"Up To Her Neck In Solid Waste..."
When the first Earth Day was organized in 1970, the U.S. environmental movement had already begun to gain traction across the country. This was true for Arlington, where civic activists and county leaders began to incorporate environmental assessment into the work of the County Board.
Ruth “Cas” Cocklin, a former president of the Arlington League of Women Voters and an active member of the effort to reform the juvenile justice system, served on the Board’s first Environmental Improvement Commission.
In this clip, Ms. Cocklin explains the early goals of the Commission and her own interest in recycling.
NARRATOR: Ruth C. Cocklin
INTERVIEWER: Edmund Campbell
DATE: November 9, 1989
RCC: About 1972 or '73, Joe Fisher, who was somewhat of an environmentalist, wanted to set up an environmental commission of some sort within the county.
EC: Joe Fisher at that time was a member of the Arlington County Board.
RCC: The Arlington County Board. And there were nine of us on the Commission. The first thing we decided to do was to do an environmental survey of the County which had never been done. It took us almost all year and we divided up into different sectors. Someone doing water, someone doing air, someone doing this that and the other thing, and I chose solid waste because I was interested in newspaper separation and I wanted to see how this worked out. So we published a thick paperback report which is still good reading. We really went very thoroughly into everything, into the quality of the streams in Arlington, into run off into the streams, into all sorts of things.
And as far as solid waste was concerned, into how the trash was picked up at the curb, what happened at the transfer station in South Arlington and then what occurred when it went on to Lorton, the costs, and what possibilities there were for separation.
EC: Am I correct, that some of your friends say you were up to your neck in solid waste?
RCC: Well, Ann Cadman, who is still writing for local papers, did a story for the Northern Virginia Sun on me and my activities, this was when I was involved in newspaper separation, and headlined it, "Up To Her Neck In Solid Waste", which my husband didn't think was particularly good.
There was a great awareness that we needed to reduce the amount of solid waste. We have had a very, very extravagant lifestyle, of packaging things elaborately, throwing all this stuff away; people don't reuse things and in terms of newspapers and in terms of beverage containers, we were particularly anxious to do something.
Finally, I think this was going to come up in the County Board sometime in the late summer and so we got a bunch of volunteers and developed a questionnaire saying "Are you familiar with the need for separation of newspapers?" I don't know whether that was the question, on newspaper separation, "Would you be willing to separate your newspapers? Do you think this should be compulsory or should it be voluntary? Should the County Board do something on this?" We called six hundred Arlington residents. We debated whether to use the voters list or the tax payers list and finally we just used the telephone book. We figured that that would get a wider variety of people.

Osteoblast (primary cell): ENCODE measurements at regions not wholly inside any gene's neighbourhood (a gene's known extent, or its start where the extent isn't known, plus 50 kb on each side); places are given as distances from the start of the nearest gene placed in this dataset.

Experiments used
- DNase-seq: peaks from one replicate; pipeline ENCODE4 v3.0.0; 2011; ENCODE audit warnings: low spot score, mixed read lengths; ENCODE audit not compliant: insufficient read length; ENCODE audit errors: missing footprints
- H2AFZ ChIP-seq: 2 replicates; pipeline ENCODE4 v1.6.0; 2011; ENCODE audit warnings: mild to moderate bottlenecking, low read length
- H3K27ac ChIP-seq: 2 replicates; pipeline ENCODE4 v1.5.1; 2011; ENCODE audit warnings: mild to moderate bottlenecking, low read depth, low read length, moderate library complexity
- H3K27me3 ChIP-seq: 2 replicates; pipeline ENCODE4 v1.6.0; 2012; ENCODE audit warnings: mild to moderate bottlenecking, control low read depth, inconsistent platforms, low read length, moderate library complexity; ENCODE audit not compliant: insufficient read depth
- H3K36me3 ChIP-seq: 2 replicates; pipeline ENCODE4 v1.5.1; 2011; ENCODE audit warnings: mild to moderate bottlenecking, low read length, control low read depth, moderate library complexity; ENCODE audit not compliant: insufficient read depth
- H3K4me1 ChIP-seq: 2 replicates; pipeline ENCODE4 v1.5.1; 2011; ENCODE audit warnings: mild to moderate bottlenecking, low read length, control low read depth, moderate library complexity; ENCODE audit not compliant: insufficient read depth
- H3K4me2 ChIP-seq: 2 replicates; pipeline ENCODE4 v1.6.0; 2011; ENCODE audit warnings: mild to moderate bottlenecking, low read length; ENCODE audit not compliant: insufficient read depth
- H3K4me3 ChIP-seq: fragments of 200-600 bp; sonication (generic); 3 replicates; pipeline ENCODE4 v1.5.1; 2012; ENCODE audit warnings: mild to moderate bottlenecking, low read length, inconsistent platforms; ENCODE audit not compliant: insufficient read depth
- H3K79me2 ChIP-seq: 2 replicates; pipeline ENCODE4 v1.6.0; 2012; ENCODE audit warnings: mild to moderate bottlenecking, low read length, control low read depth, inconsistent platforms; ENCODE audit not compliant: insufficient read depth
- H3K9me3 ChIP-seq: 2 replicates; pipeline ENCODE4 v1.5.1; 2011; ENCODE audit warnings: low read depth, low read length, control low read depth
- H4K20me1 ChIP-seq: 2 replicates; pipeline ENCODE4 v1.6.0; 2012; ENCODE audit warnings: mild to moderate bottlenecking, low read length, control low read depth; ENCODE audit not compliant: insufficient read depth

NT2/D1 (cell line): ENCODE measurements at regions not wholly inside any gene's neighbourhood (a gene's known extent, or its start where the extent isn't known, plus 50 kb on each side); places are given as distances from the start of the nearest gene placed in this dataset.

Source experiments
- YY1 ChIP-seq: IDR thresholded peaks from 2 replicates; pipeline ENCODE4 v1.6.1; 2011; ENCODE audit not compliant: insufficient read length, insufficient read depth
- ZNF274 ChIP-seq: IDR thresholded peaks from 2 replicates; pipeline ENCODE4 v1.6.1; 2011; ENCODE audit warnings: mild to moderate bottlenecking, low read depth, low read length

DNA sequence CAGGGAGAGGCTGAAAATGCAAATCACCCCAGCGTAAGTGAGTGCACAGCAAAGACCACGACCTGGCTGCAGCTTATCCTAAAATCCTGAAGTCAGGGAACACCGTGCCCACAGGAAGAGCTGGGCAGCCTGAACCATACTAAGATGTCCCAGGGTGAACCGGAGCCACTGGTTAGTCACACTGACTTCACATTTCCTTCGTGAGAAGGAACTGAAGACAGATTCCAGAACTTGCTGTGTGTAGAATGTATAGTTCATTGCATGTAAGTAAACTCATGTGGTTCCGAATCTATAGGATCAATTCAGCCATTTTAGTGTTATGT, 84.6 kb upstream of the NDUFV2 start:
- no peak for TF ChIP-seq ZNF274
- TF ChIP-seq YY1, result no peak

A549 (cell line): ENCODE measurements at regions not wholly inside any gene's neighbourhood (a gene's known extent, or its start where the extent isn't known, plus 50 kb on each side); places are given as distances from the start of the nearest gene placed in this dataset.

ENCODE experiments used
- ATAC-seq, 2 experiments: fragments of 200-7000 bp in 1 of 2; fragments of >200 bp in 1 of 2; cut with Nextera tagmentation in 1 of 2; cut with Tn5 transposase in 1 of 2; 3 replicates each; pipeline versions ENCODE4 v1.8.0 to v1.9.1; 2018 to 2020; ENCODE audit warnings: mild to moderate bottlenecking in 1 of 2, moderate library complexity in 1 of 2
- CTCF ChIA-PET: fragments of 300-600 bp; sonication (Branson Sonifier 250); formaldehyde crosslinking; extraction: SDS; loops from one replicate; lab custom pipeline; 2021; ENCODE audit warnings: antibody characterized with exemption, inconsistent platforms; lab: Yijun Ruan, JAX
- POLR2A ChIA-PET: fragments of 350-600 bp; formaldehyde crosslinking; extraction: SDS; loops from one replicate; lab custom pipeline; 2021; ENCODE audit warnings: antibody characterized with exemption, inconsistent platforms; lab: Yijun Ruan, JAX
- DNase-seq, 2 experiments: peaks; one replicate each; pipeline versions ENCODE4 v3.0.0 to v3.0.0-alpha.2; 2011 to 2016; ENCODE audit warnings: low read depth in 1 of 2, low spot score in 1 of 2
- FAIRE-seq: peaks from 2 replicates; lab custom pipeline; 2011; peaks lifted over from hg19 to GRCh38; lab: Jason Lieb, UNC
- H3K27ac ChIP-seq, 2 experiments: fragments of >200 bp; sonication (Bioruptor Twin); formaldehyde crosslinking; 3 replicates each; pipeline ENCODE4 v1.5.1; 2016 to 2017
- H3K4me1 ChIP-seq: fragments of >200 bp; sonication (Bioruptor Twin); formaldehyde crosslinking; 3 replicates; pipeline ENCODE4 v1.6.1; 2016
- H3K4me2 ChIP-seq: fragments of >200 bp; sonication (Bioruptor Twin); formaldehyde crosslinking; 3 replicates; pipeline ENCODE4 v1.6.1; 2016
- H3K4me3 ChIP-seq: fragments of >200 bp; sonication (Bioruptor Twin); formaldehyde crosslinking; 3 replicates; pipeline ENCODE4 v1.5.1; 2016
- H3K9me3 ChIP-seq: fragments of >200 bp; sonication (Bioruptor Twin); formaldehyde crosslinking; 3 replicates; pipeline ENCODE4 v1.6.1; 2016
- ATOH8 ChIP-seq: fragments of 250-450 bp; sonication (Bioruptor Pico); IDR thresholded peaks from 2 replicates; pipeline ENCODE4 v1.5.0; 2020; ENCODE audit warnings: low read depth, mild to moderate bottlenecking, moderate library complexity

EC: You mean you telephoned six hundred people?
RCC: Yes. I mean we had a number of people but they were all using the same questions. We telephoned 600. We did it at random on certain pages. We just pulled out certain pages.
So we had people in apartments as well as people in homes. We called 600 people and were absolutely astounded with the results. There were about 10 people, who said, "That's silly", and down went the phone. There were about 20 people who didn't care one way or the other, really didn't have an opinion. The rest of the people said, "Why hasn't Arlington done this before, Alexandria's doing it," and they'd mention someplace in Massachusetts they knew of that was doing it or someplace in Michigan or whatever. "This is silly that we're not doing it." I think, Joe Wholey kept asking us, "Now where did you get this list? What were the questions asked?" and we kept giving him the information and I think he finally was convinced that perhaps people, the citizens, had moved ahead of the elected officials.
You can find Ruth Cas Cocklin’s interview in its entirety in the Center for Local History - VA 975.5295 A7243oh ser.3 no.33. Photo: Boy Scout Troup 622, trash bags, Cleanorama sign
Source: PG 200 Subject Photograph Collection, Series 22 Cleanorama 1972, 200-0904
The goal of the Arlington Voices project is to showcase the Center for Local History’s oral history collection in a publicly accessible and shareable way.
From June 2017 – May 2018, we will post one oral history clip and transcript each month, focusing on Arlington’s history, culture and identity.
What is the oral history collection?
Oral history is a popular method of research used for understanding historical events, actors, and movements from the point of view of people’s personal experiences.
The Arlington Public Library began collecting oral histories of long-time residents in the 1970s, and since then the scope of the collection has expanded to capture the diverse voices of Arlington’s community. In 2016, staff members and volunteers recorded many additional hours of interviews, building the collection to 575 catalogued oral histories.
To browse our list of narrators indexed by interview subject, check out our community archive. To read a full transcript of an interview, visit the Center for Local History located at Central Library.